They don't have many of the usual creature comforts you'll find in the luxury supercars in a similar class to it, as their aim is to keep weight as low as possible, to make the fastest car possible. Doesn't seem to have impressed anyone on the Nurburgring track though, with a sorry lap time of 7:44.
This Bugatti EB11o is a genuine gem of a car, retro, futuristic, cutting-edge, all in the same moment. It's got a certain timeless charm in its styling that looks vintage but never dated. Which, I suppose, is what makes a car a classic. That and rarity, which this one check off the books with only 90 ever made. It's also what resurrected Bugatti, the company itself.
With all the top engineer minds in the business, they crafted this supercar with not only a carbon fiber chassis, but 5 valve per cylinder, 12 cylinder engine that produced 612 horsepower.
It gave it a Nurburgring time of 7:44, which in 1993, was pretty incredible.
You'd think this car, swinging around such big titles as "Lamborghini" and "Superleggera", would make this car phenomenally fast. While it's powerful, and pretty fast, it still falls pretty far short of the American cars leading the top of this list.
It has a great engine, the 5.2 L V10 with 562 horsepower, but falls short on weight and handling. It's curb weight comes in at almost 3,000 pounds. Much lighter than some Lamborghini's, which is good because superleggera means "super light" in Italian. Apparently this one isn't quite light enough, coming in with 7:46.0.
Arguably the most vanilla of all the Ferrari's, the 599 isn't exactly what most people think of when they think of the otherworldly, alien-looking, fine-tuned, super-luxury supercar usually made by the company.
On paper, it's stats are the same kind of impressive as you get from most European supercars, with a great re-tuned V12 engine producing 612 horsepower.
I think it looks pretty ugly, though, and it's 7:47 lap time is ridiculously underwhelming.
This GTI set the lap record for front wheel cars, which is really incredible. Golf has been the definition of hot hatchbacks for decades, in fact, this car is what started hot hatchbacks. You can call the Golf the very first one.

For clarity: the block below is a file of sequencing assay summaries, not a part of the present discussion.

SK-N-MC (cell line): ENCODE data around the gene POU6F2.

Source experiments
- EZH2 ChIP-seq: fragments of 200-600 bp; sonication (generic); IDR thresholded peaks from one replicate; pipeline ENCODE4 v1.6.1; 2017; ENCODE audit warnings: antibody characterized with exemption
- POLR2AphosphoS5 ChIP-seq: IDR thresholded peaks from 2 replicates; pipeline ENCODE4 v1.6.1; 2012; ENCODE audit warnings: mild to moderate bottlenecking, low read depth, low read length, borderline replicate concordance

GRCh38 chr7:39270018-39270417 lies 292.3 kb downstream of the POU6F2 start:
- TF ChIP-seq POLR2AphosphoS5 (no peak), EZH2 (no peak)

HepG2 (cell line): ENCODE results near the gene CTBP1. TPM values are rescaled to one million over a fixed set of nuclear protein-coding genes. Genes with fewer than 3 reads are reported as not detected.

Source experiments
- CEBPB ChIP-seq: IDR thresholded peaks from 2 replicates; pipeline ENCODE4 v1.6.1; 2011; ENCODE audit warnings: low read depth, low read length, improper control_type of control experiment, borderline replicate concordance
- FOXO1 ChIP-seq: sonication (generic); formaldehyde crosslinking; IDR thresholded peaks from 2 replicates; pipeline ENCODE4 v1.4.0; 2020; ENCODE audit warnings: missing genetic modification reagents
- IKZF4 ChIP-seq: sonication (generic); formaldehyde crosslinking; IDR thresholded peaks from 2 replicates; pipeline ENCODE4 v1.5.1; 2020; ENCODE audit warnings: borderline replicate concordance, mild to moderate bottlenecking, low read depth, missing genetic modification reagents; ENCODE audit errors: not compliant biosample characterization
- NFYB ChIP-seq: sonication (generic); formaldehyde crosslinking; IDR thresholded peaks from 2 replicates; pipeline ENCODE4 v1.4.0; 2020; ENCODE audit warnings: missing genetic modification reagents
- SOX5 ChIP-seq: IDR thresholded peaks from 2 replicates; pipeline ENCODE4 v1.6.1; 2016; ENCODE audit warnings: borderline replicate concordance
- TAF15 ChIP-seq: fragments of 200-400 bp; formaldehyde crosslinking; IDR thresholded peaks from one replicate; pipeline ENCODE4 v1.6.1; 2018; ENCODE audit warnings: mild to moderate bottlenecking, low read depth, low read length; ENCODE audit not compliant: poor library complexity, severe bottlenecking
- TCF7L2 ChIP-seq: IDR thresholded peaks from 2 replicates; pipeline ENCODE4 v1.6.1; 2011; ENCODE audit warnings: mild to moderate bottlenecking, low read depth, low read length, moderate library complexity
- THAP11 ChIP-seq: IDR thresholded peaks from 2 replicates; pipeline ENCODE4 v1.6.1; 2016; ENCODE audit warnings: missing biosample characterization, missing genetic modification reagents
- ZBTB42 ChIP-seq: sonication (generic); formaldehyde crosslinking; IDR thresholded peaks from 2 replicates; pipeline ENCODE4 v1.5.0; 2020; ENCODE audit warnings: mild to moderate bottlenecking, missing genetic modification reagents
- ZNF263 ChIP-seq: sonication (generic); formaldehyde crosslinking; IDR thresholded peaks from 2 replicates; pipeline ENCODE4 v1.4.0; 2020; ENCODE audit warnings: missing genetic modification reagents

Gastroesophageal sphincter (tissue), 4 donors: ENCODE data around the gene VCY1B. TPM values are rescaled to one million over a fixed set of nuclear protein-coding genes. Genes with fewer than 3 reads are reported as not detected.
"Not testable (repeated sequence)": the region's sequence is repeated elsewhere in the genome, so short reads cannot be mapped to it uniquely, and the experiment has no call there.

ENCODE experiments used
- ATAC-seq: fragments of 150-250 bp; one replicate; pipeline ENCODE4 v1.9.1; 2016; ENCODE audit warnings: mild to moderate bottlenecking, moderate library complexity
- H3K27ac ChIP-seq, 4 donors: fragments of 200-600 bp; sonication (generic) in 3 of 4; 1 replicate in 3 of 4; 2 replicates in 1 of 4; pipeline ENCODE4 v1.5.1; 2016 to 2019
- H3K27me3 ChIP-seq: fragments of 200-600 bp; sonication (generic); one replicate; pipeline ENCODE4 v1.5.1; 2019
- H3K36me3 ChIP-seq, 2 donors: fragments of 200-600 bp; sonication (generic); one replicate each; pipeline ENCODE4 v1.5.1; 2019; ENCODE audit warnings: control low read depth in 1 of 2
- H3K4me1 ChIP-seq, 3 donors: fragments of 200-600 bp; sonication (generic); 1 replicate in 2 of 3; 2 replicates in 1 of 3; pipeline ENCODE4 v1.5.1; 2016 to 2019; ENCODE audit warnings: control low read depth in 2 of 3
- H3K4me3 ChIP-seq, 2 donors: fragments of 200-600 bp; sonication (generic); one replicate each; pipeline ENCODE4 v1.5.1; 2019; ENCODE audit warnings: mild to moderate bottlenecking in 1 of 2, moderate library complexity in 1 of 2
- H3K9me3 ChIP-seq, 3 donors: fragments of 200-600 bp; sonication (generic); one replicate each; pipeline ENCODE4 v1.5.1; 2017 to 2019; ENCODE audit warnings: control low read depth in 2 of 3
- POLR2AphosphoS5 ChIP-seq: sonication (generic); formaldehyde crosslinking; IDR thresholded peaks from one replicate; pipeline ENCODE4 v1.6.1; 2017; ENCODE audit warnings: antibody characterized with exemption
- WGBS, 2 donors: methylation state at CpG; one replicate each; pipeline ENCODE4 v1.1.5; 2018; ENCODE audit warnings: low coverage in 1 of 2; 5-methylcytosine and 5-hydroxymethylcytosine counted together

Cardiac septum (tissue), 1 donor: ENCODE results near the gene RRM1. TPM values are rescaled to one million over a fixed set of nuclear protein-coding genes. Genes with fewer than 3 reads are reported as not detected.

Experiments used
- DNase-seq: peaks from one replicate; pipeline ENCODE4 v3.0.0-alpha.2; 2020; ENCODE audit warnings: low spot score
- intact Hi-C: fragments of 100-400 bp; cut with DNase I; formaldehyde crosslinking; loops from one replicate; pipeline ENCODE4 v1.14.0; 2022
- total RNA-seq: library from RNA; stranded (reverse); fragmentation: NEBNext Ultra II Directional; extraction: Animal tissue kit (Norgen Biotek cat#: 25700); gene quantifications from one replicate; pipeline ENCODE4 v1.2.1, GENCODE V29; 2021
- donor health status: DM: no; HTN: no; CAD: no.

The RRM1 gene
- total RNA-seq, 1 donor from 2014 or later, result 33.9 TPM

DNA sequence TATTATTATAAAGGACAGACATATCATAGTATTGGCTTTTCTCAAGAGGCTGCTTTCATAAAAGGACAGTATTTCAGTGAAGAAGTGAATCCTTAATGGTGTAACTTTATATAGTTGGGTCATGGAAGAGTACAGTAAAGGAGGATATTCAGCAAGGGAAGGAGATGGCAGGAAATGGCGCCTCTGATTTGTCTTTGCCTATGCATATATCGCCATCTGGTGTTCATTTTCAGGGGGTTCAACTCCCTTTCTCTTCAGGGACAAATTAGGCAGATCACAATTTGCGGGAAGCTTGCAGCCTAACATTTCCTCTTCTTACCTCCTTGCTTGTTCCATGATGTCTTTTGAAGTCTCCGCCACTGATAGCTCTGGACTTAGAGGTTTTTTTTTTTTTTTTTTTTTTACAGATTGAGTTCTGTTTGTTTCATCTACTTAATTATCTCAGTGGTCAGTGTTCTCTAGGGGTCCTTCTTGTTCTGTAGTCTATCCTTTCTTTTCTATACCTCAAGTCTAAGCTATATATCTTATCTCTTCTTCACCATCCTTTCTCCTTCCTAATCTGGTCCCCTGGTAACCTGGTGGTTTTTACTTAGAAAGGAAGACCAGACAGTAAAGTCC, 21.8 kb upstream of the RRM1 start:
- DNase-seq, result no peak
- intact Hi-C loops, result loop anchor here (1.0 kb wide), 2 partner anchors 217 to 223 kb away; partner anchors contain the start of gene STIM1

The one that started a revolution, and unlike other cars that started similar movements or changes, the Golf, by and large, has managed to stay at the top, leading the pack the whole time. Even if they seem to falter, or start to fall back, Volkswagen steps it back up to do something like this, a record setting time from the pioneer of the hot hatchback. It raced around the Nurburgring in 7:47.19.
The TT is an interesting car. I'm not sure I know exactly what kind of car it is. Is it supposed to be a subcompact or a full-on sports car? Or just a smashed VW Beetle with mad performance? While I've never quite understood it, I've always liked it.
I guess it fits in the same class as the Mazda Miata, or the BMW Z series. In any case, it thrashed its way around the Nurburgring and came out the other side alive. But its 400 horsepower 5 cylinder engine only got it around the track with a lap time of 7:48.
That's kind of disappointing coming from this car.
The sports saloon is quite a popular car in Europe, especially for companies like BMW and Mercedes Benz. Occasionally they'll make a banshee version of their more normal sports saloons. The kind of car that has a mad engine with way too much power, and sporty body kits that appeal primarily to five year old children.
That doesn't make them not fun. They're a hoot to drive, with their overly powerful engines roaring, tearing up the rubber of your back wheels. It shows that this is a modified road going saloon, though, when you look at it's lap time: 7:48.
It's surprising and disappointing for me to find out that an Aston Martin is this low on the list. The most prodigious and accomplished British sports car company in the history of mankind, Aston Martin makes incredibly good cars year in and year out.
They've defined the British sports car, they've defined all sports cars, and they've shown the world that a car can be insanely fast and still have James Bond level class.
Although not every car can be a winner, and the V8 Vantage only finished a lap with an anemic, asthmatic time of 7:50.
This is actually a really cool car, one I wouldn't hesitate to own. The Volvo S60 Polestar, which looks sleek, modern, bold, but not like the kind of car you would expect to be hiding a 345 horsepower turbocharged engine.
Especially from a car company known for its practicality and its safety above, well, anything else. What's nice is that if you want a fast car, with this one you won't have to sacrifice any of that practicality and safety. The Volvo went around the Nurburgring in 7:51.51
It's a surprise to see a Lotus at the bottom of the list, but it shows quite well that no matter how incredible a European car looks or seems to be, sometimes it's disappointing to see how it actually performs. That is definitely the case for this Lotus Exige. Lotus is one of my favorite car companies, and my dream is to get behind the wheel of an Elise one day. While there's no disregarding the fact that they make spectacular cars, the kind that handle incredibly and are a great fun to drive, there's also no looking past a regrettable and embarrassing Nurburgring time of 8:42. Looks like domestic muscle is refined and powerful enough to compete with the European heavyweights!
Sources: roadandtrack.com, caranddriver.com, wearecurated.com